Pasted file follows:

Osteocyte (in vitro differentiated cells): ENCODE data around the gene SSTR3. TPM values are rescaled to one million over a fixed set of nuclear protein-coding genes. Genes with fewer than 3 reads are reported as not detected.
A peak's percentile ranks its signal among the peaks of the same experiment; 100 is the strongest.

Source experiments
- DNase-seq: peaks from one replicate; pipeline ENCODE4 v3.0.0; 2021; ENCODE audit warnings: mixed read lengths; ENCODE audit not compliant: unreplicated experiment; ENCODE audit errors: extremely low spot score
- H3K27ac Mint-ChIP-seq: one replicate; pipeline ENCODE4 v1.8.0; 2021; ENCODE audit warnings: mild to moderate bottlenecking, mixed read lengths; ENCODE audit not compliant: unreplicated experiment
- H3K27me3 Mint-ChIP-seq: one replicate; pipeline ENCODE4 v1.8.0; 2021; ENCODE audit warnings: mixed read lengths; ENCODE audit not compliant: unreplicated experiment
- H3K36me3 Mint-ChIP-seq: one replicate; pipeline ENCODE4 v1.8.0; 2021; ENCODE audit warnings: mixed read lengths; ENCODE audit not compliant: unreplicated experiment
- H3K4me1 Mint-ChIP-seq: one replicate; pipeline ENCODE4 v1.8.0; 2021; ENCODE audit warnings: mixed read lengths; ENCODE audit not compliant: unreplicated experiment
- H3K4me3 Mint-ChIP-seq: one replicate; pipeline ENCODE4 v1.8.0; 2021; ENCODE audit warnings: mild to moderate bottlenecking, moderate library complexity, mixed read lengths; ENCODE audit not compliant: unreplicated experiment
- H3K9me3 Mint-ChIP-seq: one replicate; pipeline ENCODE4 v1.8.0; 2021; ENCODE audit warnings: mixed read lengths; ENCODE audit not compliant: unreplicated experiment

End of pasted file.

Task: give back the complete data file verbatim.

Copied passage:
Osteocyte (in vitro differentiated cells): ENCODE data around the gene SSTR3. TPM values are rescaled to one million over a fixed set of nuclear protein-coding genes. Genes with fewer than 3 reads are reported as not detected.
A peak's percentile ranks its signal among the peaks of the same experiment; 100 is the strongest.

Source experiments
- DNase-seq: peaks from one replicate; pipeline ENCODE4 v3.0.0; 2021; ENCODE audit warnings: mixed read lengths; ENCODE audit not compliant: unreplicated experiment; ENCODE audit errors: extremely low spot score
- H3K27ac Mint-ChIP-seq: one replicate; pipeline ENCODE4 v1.8.0; 2021; ENCODE audit warnings: mild to moderate bottlenecking, mixed read lengths; ENCODE audit not compliant: unreplicated experiment
- H3K27me3 Mint-ChIP-seq: one replicate; pipeline ENCODE4 v1.8.0; 2021; ENCODE audit warnings: mixed read lengths; ENCODE audit not compliant: unreplicated experiment
- H3K36me3 Mint-ChIP-seq: one replicate; pipeline ENCODE4 v1.8.0; 2021; ENCODE audit warnings: mixed read lengths; ENCODE audit not compliant: unreplicated experiment
- H3K4me1 Mint-ChIP-seq: one replicate; pipeline ENCODE4 v1.8.0; 2021; ENCODE audit warnings: mixed read lengths; ENCODE audit not compliant: unreplicated experiment
- H3K4me3 Mint-ChIP-seq: one replicate; pipeline ENCODE4 v1.8.0; 2021; ENCODE audit warnings: mild to moderate bottlenecking, moderate library complexity, mixed read lengths; ENCODE audit not compliant: unreplicated experiment
- H3K9me3 Mint-ChIP-seq: one replicate; pipeline ENCODE4 v1.8.0; 2021; ENCODE audit warnings: mixed read lengths; ENCODE audit not compliant: unreplicated experiment